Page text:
130 Mass. 102 (Mass. 1881), Osborne v. Morgan
|Citation:||130 Mass. 102|
|Opinion Judge:||Gray, C. J.|
|Party Name:||John Osborne v. Charles H. Morgan & others|
|Attorney:||G. F. Verry & H. L. Parker, for the plaintiff. W. S. B. Hopkins & F. T. Blackmer, for the defendants.|
|Judge Panel:||Gray, C. J. Colt & Morton, JJ., absent.|
|Case Date:||January 10, 1881|
|Court:||Supreme Judicial Court of Massachusetts|
Argued October 6, 1880
The declaration is in tort, and the material allegations of fact, which are admitted by the demurrer, are that while the plaintiff was at work as a carpenter in the establishment of a manufacturing corporation, putting up by direction of the corporation certain partitions in a room in which the corporation was conducting the business of making wire, the defendants, one the superintendent and the others agents and servants of the corporation, being employed in that business, negligently, and without regard to the safety of persons rightfully in the room, placed a tackle-block and chains upon an iron rail suspended from the ceiling of the room, and suffered them to remain there in such a manner, and so unprotected from falling, that by reason thereof they fell upon and injured the plaintiff. Upon these facts, the plaintiff was a fellow-servant of the defendants. Farwell v. Boston & Worcester Railroad, 4 Met: 49. Albro v. Agawam Canal, 6 Cush. 75. Gilman v. Eastern Railroad, 10 Allen 233, and 13 Allen 433. Holden v. Fitchburg Railroad, 129 Mass. 268. Morgan v. Vale of Neath Railway, 5 B. & S. 570, 736, and L. R. 1 Q. B. 149.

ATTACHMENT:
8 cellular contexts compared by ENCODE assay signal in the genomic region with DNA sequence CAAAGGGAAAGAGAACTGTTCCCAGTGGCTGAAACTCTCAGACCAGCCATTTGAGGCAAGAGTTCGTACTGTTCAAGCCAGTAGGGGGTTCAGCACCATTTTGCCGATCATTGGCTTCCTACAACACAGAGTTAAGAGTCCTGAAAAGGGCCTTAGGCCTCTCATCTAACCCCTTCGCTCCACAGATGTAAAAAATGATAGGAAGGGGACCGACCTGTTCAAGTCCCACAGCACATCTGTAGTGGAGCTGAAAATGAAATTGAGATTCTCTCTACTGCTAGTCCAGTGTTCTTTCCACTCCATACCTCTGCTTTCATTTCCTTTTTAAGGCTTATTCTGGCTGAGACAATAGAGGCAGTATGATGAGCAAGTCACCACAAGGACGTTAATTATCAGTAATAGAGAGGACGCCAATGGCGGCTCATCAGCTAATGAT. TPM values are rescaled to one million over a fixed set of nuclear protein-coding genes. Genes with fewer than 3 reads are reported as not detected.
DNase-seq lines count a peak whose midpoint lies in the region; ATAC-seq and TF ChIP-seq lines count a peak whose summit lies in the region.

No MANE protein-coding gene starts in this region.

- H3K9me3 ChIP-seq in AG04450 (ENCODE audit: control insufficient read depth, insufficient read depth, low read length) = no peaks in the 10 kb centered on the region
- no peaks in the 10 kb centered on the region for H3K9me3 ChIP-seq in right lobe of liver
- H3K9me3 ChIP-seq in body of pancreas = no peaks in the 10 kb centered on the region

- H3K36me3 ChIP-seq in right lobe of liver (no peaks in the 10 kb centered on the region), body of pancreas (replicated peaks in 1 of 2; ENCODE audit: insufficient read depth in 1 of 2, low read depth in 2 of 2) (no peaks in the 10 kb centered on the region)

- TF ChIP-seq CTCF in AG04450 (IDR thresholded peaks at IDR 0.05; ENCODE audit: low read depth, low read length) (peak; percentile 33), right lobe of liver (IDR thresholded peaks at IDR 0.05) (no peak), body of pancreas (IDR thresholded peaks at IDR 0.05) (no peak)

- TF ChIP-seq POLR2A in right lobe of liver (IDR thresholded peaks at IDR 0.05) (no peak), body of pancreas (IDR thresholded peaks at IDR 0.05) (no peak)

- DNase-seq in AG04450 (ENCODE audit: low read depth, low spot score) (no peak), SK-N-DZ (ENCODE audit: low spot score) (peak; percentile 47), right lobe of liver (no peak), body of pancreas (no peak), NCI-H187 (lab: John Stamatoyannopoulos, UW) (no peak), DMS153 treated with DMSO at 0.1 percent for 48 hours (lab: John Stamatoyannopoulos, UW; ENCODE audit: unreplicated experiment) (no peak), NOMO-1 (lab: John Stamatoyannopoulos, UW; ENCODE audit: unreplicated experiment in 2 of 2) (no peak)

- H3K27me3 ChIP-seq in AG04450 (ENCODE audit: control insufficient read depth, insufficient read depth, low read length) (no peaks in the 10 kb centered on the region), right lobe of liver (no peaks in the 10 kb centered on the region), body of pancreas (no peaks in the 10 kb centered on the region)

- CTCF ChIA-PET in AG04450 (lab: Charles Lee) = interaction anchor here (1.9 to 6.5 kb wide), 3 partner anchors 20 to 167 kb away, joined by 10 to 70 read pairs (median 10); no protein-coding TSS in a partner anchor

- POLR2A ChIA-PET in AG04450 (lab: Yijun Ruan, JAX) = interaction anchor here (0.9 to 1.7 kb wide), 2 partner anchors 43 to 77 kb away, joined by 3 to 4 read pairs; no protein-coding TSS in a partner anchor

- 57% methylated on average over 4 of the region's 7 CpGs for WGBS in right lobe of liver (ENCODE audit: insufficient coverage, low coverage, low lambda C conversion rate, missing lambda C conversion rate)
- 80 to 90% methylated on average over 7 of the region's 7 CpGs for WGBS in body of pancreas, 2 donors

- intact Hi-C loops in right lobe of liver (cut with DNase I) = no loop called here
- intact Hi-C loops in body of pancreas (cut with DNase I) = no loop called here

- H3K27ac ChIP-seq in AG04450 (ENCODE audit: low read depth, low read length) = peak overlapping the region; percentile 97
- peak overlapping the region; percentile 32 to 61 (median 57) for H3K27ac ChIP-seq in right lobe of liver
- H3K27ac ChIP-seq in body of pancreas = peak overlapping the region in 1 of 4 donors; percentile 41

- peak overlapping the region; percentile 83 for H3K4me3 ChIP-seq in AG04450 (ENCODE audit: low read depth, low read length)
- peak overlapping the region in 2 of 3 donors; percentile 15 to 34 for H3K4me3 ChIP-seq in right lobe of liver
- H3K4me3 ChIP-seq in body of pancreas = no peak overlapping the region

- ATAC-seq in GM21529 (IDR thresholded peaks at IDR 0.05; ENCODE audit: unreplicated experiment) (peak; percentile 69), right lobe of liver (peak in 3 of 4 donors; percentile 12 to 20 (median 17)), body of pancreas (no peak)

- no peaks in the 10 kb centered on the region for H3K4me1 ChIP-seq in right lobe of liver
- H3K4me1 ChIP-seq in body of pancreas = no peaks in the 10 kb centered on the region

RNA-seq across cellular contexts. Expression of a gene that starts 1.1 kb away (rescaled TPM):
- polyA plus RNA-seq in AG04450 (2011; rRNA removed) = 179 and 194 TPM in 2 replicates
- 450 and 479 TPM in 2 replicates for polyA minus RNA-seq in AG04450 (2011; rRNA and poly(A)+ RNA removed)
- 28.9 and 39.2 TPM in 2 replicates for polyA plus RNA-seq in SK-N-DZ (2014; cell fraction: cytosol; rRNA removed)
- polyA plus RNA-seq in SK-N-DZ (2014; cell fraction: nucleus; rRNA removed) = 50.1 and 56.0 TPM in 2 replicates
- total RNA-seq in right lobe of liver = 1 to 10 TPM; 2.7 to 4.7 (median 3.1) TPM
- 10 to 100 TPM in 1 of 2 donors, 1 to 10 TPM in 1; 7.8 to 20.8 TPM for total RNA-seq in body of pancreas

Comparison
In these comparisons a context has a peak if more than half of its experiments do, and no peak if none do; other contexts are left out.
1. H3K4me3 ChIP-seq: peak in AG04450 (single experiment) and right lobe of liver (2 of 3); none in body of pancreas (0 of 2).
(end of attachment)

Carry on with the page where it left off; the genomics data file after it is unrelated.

The ruling sustaining the demurrer was based upon the judgment of this court, delivered by Mr. Justice Merrick, in Albro v. Jaquith, 4 Gray 99, in which it was held that a person employed in the mill of a manufacturing corporation, who sustained injuries from the escape of inflammable gas, occasioned by the negligence and unskillfulness of the superintendent of the mill in the management of the apparatus and fixtures used for the purpose of generating, containing, conducting and burning the gas for the lighting of the mill, could not maintain an action against the superintendent. But, upon consideration, we are all of opinion that that judgment is supported by no satisfactory reasons, and must be overruled.
The principal reason assigned was, that no misfeasance or positive act of wrong was charged, and that for nonfeasance, which was merely negligence in the performance of a duty arising from some express or implied contract with his principal or employer, an agent or servant was responsible to him only, and not to any third person. It is...
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